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This is the eleventh volume in the series of Memorial Tributes compiled by the National Academy of Engineering as a personal remembrance of the lives and outstanding achievements of its members and international members. These volumes are intended to stand as an enduring record of the many contributions of engineers and engineering to the benefit of humankind. In most cases, the authors of the tributes are contemporaries or colleagues who had personal knowledge of the interests and the engineering accomplishments of the deceased.
WRITTEN BY CHARLES O. HOLLIDAY JR.
SUBMITTED BY THE NAE HOME SECRETARY
EDWARD GRAHAM JEFFERSON, retired chairman and chief executive officer of DuPont, died on February 9, 2006. Born July 15, 1921, in London, Ed served in the British Royal Artillery during World War II and took part in the Normandy invasion in 1944.
While in Normandy, he was involved in operations of the 30th Corps and the 43rd Wessex Division, including Operation Epsom and Operation Goodwood. Later, in Holland, Captain Jefferson participated in Operation Market Garden, during which American and British forces attacked across the Meuse-Escant Canal toward Eindhoven, Nijmegen, and Arnhem.
In recognition of his service, Ed was awarded several campaign medals and stars and has the distinction of “Mentioned in Dispatches” by King George VI. Ed graduated from King’s College, University of London, with first-class honors in chemistry and was awarded the Samuel Smiles Prize for Chemistry.
He received a doctoral degree at King’s College. He later became a Fellow of King’s College and served as president and treasurer of Friends of King’s College. He became a citizen of the United States in 1957. He was a member of the American Philosophical Society and the American Academy of Arts and Sciences and a trustee of the Academy of Natural Sciences. In 1986, he was elected to the National Academy of Engineering.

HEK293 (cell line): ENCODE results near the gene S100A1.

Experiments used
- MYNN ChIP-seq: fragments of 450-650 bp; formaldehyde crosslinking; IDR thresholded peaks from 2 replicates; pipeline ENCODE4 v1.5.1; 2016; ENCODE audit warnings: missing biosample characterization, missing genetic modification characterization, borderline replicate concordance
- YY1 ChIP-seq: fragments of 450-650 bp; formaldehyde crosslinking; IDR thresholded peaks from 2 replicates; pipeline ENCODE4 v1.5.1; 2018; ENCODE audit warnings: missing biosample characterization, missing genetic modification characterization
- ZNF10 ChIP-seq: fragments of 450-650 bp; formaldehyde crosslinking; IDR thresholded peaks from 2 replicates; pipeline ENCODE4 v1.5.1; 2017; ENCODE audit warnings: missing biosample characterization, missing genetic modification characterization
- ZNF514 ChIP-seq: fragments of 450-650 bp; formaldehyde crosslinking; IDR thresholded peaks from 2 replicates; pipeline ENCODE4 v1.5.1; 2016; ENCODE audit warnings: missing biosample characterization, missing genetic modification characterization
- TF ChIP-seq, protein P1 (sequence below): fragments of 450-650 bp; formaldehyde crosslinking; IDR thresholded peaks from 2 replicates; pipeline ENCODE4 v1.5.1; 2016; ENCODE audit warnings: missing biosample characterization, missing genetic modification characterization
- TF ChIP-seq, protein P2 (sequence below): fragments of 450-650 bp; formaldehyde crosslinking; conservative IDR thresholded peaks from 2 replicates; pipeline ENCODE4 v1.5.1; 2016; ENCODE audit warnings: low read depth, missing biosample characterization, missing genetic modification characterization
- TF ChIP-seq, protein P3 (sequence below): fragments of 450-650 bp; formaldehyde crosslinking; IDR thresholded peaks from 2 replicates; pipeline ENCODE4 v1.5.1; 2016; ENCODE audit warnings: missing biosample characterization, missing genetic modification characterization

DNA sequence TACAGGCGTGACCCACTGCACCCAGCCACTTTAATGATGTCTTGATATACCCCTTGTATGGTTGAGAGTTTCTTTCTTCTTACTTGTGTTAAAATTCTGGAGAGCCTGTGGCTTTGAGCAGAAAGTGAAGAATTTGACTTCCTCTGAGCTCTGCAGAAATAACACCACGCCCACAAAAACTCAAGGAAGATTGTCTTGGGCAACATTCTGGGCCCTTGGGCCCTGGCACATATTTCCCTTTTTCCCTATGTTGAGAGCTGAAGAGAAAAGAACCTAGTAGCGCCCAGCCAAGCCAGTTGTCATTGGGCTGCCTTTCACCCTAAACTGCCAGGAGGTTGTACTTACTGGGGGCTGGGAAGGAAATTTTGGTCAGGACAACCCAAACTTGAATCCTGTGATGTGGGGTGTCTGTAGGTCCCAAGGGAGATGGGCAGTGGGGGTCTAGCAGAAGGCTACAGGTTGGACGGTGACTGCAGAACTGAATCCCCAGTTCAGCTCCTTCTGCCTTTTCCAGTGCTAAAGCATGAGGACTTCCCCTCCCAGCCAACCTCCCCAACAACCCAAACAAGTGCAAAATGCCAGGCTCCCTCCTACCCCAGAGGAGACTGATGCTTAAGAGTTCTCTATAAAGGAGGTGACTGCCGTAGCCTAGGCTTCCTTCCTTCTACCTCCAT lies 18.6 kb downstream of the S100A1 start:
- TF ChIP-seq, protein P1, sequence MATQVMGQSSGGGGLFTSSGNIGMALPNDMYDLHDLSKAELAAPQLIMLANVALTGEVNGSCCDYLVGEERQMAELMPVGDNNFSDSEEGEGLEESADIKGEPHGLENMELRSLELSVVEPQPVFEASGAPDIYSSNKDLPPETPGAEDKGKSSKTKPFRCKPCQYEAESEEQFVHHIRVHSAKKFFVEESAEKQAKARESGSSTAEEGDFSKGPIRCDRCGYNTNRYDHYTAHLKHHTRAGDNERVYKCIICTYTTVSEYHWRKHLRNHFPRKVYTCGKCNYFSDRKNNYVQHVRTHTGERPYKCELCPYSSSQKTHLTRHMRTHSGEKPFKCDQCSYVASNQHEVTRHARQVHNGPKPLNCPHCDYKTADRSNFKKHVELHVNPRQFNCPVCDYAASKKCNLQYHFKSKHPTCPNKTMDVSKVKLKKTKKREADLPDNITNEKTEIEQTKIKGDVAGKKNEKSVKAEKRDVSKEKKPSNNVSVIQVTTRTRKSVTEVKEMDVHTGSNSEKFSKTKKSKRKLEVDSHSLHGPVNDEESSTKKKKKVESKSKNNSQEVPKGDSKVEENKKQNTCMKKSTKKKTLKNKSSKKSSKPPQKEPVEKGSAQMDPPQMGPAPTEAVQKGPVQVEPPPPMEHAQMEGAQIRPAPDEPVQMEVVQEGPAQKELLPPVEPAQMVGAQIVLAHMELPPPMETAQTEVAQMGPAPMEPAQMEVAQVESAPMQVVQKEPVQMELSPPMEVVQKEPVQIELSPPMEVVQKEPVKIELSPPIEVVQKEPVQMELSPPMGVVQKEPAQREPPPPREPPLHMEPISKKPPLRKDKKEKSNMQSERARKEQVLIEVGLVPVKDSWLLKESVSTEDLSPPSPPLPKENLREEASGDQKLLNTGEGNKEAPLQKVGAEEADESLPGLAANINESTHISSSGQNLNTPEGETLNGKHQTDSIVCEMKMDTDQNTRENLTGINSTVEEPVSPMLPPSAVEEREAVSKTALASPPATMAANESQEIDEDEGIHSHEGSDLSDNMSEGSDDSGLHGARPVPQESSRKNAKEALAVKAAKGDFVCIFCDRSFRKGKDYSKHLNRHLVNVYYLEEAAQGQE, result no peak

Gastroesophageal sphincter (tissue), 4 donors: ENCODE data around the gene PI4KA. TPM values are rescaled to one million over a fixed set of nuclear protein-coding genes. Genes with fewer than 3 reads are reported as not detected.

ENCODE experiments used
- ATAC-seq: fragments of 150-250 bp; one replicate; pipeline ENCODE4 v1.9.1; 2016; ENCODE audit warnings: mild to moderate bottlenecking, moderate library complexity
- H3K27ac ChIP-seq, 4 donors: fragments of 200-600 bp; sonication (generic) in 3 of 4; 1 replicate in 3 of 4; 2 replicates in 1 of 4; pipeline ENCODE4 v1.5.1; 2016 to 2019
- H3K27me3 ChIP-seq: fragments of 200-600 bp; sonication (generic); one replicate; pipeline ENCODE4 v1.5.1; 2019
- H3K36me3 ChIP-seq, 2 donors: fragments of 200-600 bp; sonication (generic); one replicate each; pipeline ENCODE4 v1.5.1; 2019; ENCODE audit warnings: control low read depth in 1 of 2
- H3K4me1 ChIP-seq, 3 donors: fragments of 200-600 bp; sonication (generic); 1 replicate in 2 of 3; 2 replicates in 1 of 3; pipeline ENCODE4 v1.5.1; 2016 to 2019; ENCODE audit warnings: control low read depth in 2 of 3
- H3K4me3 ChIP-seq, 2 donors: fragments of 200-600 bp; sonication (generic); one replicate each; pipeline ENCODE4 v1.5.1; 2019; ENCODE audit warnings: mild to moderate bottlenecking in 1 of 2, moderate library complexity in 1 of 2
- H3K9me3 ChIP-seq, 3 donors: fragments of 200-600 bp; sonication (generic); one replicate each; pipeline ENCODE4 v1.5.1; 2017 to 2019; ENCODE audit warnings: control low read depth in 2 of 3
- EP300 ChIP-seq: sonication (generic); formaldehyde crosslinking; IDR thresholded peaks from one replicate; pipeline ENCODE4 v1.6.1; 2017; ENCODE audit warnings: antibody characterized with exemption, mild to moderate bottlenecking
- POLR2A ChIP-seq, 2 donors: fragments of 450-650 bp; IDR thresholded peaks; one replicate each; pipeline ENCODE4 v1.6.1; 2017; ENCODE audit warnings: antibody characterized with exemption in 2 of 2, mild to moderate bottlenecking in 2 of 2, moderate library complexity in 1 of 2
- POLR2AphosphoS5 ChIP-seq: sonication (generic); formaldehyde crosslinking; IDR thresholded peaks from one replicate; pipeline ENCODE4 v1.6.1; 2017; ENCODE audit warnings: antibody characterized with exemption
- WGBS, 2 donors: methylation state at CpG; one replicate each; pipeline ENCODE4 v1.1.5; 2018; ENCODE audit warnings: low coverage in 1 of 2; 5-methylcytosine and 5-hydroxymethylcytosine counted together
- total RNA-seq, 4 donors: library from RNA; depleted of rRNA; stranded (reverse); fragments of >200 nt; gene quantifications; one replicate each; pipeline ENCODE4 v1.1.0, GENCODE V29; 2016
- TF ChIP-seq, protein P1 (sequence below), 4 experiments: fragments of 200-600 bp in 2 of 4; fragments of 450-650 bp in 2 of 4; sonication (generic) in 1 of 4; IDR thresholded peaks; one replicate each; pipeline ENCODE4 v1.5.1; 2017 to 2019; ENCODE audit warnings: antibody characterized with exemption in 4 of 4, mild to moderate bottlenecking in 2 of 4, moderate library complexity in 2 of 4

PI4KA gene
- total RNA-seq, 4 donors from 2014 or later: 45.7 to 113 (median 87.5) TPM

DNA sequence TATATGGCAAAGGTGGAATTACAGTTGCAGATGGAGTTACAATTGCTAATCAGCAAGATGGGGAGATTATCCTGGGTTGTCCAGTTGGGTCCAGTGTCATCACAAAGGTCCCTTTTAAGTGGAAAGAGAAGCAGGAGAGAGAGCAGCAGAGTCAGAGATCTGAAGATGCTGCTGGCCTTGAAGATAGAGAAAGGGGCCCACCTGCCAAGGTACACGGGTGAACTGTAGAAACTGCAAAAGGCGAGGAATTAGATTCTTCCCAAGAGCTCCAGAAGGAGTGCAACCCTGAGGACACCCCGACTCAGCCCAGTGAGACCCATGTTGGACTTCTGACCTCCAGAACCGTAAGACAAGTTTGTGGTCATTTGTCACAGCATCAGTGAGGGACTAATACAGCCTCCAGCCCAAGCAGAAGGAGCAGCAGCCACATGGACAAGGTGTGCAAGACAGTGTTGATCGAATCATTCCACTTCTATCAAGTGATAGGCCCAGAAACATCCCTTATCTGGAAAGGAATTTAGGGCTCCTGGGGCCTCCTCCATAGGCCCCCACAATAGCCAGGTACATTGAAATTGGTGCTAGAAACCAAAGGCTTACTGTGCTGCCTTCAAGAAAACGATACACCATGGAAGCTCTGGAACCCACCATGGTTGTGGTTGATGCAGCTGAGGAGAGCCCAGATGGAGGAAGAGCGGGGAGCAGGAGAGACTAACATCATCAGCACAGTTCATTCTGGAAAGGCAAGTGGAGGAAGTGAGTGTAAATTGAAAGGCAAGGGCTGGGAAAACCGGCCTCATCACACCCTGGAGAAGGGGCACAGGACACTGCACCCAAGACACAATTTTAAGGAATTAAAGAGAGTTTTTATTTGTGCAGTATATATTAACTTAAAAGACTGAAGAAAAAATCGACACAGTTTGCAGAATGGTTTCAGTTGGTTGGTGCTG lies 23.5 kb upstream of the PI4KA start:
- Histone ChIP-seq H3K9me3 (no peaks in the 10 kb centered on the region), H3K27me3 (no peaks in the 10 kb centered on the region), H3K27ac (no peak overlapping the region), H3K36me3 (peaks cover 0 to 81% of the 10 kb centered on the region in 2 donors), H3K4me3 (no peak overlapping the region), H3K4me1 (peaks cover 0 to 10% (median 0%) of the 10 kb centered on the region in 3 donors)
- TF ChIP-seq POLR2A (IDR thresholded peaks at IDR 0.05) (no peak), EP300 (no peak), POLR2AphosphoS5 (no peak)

Recruited by DuPont in 1951, Ed joined the company at the Belle Works in West Virginia and worked in a variety of locations until 1958 when he settled in Wilmington, Delaware. In 1973, he was appointed a director, senior vice president, and member of the Executive Committee. In 1978, he was given responsibility for the direction and coordination of all research and development activities for the company. On January 1, 1980, he was named president and chief operating officer, and, on May 1, 1981, he became chairman and chief executive officer.
That same year, he led the DuPont acquisition of Conoco. He served on the DuPont Board of Directors from 1973 to 1992. During his long career, Ed was co-chair of the Business Roundtable; a member of the American Section of the Society of Chemical Industry, of which he was formerly chair; vice chair of the Conference Board; a member of the President’s Export Council; and a member of the U.S. Council for International Business.
He was an honorary member of the Business Council and a member of the American Institute of Chemical Engineers, American Chemical Society, and Directors of Industrial Research. He was a director of the Chemical Banking Corporation and its subsidiary, Chemical Bank, and a director of the American Telephone and Telegraph Company. He also served on the boards of the Diamond State Telephone Company and Seagram Company Ltd. Ed was also vice chair of the Board of Trustees of the University of Delaware, which the Jefferson family held in special regard.